The corporate desktop continues to be something of an issue for CIOs. It undoubtedly provides a platform of unparalleled flexibility, but it also serves as a significant drain on scarce IT resources.
As the desktop continues to undergo significant change, the challenge for IT management is to maximize the business value of its flexibility by ensuring desktops are provisioned, deployed, managed and maintained as efficiently and effectively as possible.
Client virtualization and desktop as a service are emerging from the shadow of server-side virtualization to bring about a transformation in the desktop landscape. Much of the recent debate regarding desktop transformation has been around the question of which approach is best. But that debate is not over a particular technology—be it terminal services, virtualization or streaming; it’s about finding the best approach for meeting the most common business requirements. In the end, many organizations will use a mixture of approaches.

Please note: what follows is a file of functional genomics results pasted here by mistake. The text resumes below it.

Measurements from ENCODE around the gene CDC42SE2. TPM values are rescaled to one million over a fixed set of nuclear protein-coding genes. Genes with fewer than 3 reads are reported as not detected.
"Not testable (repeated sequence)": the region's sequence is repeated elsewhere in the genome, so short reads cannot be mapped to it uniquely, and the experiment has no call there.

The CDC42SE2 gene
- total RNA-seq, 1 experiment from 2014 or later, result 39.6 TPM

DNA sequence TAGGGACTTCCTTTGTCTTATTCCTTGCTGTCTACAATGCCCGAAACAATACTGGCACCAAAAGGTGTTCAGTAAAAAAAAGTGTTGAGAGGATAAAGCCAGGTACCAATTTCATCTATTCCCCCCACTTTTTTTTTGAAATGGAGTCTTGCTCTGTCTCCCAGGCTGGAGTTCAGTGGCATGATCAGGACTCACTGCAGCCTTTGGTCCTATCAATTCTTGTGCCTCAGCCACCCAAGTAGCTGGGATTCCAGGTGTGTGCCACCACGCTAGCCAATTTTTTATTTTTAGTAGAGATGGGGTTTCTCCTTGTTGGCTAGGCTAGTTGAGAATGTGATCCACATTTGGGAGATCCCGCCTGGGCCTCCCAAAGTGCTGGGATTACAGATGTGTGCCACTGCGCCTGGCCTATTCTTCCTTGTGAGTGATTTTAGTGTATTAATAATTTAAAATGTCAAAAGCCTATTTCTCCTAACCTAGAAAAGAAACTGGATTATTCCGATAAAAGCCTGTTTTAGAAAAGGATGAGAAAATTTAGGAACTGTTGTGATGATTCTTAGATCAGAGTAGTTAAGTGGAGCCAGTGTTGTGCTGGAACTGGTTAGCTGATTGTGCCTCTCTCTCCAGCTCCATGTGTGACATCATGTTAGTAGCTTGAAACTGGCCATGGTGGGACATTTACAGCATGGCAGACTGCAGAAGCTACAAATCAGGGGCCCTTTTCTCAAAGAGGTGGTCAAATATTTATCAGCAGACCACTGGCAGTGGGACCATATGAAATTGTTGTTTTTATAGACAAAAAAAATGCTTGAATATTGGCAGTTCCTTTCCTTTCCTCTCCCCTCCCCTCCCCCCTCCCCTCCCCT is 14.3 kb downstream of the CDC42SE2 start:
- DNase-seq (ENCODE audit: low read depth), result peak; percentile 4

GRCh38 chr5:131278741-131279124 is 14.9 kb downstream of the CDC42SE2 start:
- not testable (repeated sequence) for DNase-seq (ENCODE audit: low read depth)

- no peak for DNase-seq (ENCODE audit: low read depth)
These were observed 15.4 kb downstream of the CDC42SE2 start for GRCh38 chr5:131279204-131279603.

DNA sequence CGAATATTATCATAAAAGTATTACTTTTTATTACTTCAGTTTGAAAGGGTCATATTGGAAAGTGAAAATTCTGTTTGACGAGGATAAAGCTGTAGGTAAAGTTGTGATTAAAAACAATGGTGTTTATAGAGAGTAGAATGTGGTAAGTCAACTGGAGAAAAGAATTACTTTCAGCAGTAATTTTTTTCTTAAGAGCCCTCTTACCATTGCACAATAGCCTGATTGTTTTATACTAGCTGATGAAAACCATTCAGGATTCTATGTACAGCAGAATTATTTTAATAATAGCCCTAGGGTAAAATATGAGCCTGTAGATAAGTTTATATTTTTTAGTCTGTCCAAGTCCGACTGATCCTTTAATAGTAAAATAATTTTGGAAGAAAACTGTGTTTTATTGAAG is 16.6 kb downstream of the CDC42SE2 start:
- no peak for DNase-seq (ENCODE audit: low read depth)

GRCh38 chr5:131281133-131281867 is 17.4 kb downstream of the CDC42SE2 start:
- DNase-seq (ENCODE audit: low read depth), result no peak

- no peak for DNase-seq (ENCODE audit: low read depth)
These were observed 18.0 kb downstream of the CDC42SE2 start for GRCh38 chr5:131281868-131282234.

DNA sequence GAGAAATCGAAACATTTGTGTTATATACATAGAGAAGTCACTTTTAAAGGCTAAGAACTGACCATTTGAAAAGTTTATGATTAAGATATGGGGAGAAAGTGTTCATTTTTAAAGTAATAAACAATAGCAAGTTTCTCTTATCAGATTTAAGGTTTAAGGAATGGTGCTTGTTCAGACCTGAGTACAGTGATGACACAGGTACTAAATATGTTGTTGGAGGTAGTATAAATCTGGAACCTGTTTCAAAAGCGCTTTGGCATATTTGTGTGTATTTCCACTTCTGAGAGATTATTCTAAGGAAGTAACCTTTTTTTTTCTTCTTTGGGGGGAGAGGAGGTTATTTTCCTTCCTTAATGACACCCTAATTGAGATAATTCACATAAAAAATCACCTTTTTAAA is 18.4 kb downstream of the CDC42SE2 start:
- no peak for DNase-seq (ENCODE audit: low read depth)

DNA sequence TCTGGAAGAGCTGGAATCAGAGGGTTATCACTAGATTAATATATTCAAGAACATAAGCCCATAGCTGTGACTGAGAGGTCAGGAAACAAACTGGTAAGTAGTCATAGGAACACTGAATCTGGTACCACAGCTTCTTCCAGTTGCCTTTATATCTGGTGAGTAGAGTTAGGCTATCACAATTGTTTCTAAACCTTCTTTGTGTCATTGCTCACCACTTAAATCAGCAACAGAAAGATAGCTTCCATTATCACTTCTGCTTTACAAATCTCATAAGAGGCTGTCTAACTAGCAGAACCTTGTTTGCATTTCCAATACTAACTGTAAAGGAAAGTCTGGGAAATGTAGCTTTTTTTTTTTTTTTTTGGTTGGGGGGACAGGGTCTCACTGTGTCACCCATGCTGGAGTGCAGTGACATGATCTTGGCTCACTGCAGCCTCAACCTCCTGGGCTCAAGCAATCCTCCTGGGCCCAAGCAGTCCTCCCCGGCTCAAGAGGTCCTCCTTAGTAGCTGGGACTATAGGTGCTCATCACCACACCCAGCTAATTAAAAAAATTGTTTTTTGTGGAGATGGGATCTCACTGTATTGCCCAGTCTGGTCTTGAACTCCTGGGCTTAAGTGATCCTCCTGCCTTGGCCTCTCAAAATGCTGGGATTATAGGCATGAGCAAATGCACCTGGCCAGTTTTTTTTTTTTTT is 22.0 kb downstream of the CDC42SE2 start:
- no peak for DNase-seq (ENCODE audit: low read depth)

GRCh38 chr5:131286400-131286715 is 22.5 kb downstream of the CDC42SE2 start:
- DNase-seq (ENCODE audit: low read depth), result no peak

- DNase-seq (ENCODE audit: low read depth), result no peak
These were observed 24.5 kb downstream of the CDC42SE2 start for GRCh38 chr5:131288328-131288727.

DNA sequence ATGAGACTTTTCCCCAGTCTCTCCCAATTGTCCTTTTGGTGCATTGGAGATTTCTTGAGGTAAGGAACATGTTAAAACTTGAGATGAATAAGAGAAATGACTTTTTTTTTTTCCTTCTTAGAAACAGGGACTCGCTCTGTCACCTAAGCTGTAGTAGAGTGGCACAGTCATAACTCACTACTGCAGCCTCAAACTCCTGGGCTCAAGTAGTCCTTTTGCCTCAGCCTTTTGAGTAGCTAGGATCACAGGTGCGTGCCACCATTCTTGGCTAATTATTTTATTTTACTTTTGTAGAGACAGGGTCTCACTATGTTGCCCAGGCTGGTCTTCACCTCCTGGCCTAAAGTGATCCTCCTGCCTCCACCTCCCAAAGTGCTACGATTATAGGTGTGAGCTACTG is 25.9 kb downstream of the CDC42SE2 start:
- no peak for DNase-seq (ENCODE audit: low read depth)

The use of new methods for desktop provisioning also introduces new challenges for IT—such as reducing the complexity of managing multiple end-user environments and handling the cultural ramifications of introducing new technology. Management needs to mitigate the business risks when deploying these new technologies and delivery mechanisms.
Despite the challenges of transforming the desktop estate, there are also opportunities for IT management to improve both the user experience and cost of ownership. For example, better image management represents a significant business benefit to organizations in terms of reduced costs, increased service availability, and improved performance.
Perhaps the most important benefit is being able to move from a device-centric to a user-centric approach, providing the flexibility to make the desktop available on any device, at any time, and from any location.
Roy Illsley is principal analyst at Ovum, with over 23 years of experience in IT, and an expert on virtualization and infrastructure management.